Even before he struck out on his own, photojournalist Jilson Tiu had already honed his eye for spotting and capturing images with the slightest click of his finger. The University of Santo Tomas graduate was part of his school’s photography club and, at 19, he joined the Philippine Daily Inquirer as one of its youngest correspondents.
Always flexible, Tiu ended up covering everything from fashion events and socials to the nitty-gritty aspects of city life.
He built up a following on social media (42,600 followers on his Instagram @jilson.tiu) for his striking images that highlight regular Filipinos eking out a living.
Through his lenses, viewers see people biking in the rain, waiting for a ride or simply walking, often oblivious to the photographer who has lain in wait, determined to capture that one perfect moment.
By now, Tiu has been approached numerous times by camera brands that have asked him to take some of their new units out for a spin and share his feedback.
When we asked him what his favorite thing is, we expected him to single out a particular lens or camera, maybe some obscure brand only professional photographers like himself would recognize.
Instead, he surprised us with his pragmatism. Tiu’s favorite thing is his bike.
“It’s a commuter bike. It’s a ‘do-it-all’ bike; it’s not for mountain biking or trails but it can do almost everything else. I equipped it with a lot of better stuff, including a leather saddle and other leather accents.”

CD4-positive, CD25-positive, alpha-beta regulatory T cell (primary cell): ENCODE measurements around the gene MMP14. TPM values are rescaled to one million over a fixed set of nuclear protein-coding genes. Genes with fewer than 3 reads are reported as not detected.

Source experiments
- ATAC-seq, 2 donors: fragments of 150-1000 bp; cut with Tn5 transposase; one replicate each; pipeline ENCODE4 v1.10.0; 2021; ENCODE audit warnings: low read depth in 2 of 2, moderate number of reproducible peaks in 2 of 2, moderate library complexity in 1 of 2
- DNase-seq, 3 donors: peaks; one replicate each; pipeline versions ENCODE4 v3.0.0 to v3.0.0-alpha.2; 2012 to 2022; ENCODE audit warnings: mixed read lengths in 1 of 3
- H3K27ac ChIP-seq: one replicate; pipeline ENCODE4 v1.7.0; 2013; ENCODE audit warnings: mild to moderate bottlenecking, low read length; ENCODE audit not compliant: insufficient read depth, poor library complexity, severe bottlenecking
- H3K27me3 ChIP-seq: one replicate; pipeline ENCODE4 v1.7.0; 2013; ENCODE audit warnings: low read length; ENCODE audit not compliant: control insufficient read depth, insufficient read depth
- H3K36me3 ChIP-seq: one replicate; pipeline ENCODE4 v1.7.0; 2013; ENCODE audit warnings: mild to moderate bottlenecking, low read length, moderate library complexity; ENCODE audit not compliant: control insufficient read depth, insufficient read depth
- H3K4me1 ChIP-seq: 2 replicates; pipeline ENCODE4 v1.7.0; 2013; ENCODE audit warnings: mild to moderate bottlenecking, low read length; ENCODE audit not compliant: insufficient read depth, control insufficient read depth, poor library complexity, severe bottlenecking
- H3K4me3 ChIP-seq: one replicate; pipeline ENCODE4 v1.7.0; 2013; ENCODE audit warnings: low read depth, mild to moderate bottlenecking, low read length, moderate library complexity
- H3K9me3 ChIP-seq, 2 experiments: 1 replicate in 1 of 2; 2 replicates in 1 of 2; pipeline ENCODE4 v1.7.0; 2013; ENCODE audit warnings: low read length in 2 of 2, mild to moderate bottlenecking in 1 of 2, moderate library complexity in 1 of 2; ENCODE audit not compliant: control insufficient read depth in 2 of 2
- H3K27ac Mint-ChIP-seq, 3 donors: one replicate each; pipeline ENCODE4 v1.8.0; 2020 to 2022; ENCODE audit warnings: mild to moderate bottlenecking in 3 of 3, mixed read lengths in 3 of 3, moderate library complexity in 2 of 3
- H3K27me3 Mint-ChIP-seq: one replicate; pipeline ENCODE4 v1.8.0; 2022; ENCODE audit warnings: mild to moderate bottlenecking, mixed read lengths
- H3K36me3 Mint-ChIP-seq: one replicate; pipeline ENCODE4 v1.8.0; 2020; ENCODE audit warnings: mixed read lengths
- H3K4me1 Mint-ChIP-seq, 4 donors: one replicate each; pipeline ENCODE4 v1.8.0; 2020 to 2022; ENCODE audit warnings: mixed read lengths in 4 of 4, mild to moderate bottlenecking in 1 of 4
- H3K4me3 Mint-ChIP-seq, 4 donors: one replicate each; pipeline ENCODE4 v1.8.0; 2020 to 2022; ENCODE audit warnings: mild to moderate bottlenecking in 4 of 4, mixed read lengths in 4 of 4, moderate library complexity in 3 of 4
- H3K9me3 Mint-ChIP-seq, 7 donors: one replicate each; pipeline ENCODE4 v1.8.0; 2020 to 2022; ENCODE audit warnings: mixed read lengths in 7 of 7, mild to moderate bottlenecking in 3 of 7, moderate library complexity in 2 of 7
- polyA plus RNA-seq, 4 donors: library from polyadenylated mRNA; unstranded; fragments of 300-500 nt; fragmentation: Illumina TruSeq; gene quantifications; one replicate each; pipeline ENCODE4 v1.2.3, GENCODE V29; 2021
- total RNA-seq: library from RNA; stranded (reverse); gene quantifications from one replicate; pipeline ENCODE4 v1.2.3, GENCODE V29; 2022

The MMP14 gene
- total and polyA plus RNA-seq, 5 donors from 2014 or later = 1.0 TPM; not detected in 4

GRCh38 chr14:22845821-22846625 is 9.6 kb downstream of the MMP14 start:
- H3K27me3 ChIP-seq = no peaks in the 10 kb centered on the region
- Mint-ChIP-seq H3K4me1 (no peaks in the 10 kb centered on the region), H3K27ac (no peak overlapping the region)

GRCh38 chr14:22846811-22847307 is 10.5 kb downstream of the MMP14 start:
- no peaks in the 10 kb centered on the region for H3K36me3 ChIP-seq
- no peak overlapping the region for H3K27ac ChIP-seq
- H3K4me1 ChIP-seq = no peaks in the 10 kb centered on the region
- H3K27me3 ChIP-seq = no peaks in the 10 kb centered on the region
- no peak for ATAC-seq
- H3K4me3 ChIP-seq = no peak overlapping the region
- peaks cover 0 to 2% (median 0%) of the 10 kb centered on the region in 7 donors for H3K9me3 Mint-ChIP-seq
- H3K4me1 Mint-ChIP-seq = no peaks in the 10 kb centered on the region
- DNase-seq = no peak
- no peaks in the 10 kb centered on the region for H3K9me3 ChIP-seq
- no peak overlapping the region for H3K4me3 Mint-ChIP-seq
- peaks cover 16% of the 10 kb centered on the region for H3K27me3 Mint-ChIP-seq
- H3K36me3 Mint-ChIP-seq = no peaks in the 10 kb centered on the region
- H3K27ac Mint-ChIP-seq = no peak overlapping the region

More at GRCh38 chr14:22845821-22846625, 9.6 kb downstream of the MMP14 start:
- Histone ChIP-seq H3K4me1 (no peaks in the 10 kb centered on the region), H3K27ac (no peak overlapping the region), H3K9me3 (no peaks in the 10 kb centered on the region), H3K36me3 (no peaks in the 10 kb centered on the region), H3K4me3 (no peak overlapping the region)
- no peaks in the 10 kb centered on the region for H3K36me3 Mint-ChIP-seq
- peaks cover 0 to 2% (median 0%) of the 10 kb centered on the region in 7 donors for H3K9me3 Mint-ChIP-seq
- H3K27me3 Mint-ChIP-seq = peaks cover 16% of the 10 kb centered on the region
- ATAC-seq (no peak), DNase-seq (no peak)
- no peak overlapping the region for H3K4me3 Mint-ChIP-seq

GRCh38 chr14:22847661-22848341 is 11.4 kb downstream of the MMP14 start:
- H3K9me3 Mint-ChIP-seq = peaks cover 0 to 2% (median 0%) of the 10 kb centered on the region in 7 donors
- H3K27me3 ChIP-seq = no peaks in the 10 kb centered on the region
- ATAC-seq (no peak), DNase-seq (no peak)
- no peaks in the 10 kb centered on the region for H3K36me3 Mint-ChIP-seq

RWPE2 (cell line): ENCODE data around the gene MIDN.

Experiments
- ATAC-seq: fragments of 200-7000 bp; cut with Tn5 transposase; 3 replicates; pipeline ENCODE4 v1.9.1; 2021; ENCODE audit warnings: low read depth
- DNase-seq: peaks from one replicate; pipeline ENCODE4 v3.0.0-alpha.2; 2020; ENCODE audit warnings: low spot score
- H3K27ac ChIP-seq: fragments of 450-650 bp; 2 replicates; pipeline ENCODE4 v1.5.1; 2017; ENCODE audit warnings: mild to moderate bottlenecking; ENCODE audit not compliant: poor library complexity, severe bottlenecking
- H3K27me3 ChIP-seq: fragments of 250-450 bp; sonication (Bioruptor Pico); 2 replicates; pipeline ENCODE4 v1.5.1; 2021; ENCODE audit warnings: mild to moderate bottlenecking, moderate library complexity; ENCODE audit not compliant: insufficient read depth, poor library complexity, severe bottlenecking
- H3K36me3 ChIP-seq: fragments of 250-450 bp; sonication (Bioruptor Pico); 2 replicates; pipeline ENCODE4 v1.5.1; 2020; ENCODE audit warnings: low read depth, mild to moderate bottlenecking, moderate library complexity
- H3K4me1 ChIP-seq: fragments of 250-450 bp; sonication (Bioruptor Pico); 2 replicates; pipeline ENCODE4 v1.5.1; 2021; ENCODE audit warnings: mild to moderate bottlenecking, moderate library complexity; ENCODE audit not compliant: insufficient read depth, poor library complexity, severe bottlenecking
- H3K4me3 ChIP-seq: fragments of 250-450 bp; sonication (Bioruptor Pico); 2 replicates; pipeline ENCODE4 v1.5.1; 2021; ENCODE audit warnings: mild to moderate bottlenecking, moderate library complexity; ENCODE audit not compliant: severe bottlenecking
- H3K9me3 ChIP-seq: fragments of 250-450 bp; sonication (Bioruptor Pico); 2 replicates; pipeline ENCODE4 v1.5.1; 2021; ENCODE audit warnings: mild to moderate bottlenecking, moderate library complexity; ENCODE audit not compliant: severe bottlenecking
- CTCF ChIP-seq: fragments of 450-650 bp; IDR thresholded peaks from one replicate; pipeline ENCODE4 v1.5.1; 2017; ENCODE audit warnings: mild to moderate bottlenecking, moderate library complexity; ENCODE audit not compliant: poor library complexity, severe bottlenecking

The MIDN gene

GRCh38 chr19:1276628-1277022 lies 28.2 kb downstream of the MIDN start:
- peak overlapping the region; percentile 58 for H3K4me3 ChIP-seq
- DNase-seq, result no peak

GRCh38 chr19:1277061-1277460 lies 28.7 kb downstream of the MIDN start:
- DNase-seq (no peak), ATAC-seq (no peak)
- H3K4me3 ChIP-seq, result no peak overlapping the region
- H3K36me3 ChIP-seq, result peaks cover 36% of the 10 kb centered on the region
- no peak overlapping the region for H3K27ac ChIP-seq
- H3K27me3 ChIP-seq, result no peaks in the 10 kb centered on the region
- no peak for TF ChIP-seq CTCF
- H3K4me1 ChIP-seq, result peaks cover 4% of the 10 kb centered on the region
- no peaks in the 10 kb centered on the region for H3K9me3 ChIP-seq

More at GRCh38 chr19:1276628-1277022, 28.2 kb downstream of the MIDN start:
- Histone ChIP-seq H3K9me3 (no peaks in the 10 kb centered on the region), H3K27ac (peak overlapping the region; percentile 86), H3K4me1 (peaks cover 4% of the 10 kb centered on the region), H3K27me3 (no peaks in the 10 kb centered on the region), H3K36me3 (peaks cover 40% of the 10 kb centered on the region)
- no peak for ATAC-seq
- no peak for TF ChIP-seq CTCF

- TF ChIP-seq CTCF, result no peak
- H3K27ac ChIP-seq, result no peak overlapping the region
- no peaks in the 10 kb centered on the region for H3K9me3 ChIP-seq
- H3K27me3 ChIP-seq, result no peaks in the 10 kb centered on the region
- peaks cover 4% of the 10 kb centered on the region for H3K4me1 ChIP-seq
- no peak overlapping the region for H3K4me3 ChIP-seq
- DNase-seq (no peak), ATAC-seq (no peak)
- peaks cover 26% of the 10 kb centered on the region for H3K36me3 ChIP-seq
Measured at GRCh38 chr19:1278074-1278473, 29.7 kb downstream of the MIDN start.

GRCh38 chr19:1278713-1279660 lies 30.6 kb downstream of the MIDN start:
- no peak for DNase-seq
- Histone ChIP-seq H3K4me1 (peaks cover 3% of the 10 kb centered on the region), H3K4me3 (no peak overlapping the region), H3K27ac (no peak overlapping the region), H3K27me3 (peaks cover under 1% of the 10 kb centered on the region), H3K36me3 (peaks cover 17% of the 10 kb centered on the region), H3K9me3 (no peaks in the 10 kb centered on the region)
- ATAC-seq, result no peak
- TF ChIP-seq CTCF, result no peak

This is not his first bike, and it might not be his last.
During the initial lockdowns due to COVID-19 last year, Tiu had a hard time getting around and taking photos because few public utility vehicles continued to ply their routes. He once had to walk from Binondo in Manila to Cubao because there was no other choice.
He purchased a folding bike, followed by a “bambike” (bamboo bike). Both turned out to be too heavy and quite unwieldy. The bambike is clad in lightweight bamboo but its other component is heavy, high-tensile steel. Since Tiu was not allowed to take either bike on the elevator in his building, he had to carry them up and down the stairs to and from his sixth floor unit.
Freedom to move around
“I gave the folding bike to my girlfriend because she also likes to bike, but I traded in the bambike for the one I have now. My new bike has a chromoly frame that’s much lighter than high-tensile steel. Before the upgrades, it only weighed 10.9 kilograms versus around 18 kg for the bambike or the folding bike. With the new saddle and other features, it weighs 12.5 kg—still lighter than the first two bikes.”
Having a bike has freed Tiu from having to depend on erratic public transport and has allowed him to travel to places he would never have been able to go in the first place.
“Nowadays, cameras are very ‘disposable.’ Sometimes, the photos I take using my phone are better than ones taken with an actual camera. Of course, cameras have certain features not found in phones but you can do almost everything with your phone.”
With his eye for detail and composition, and a bike to take him around the city, there’s nothing to stop Tiu from building his already impressive portfolio.
“Now, I can bring myself to three to five different cities a day. I don’t have to worry about parking, plus biking is also a good form of exercise. It’s my cardio,” he said.
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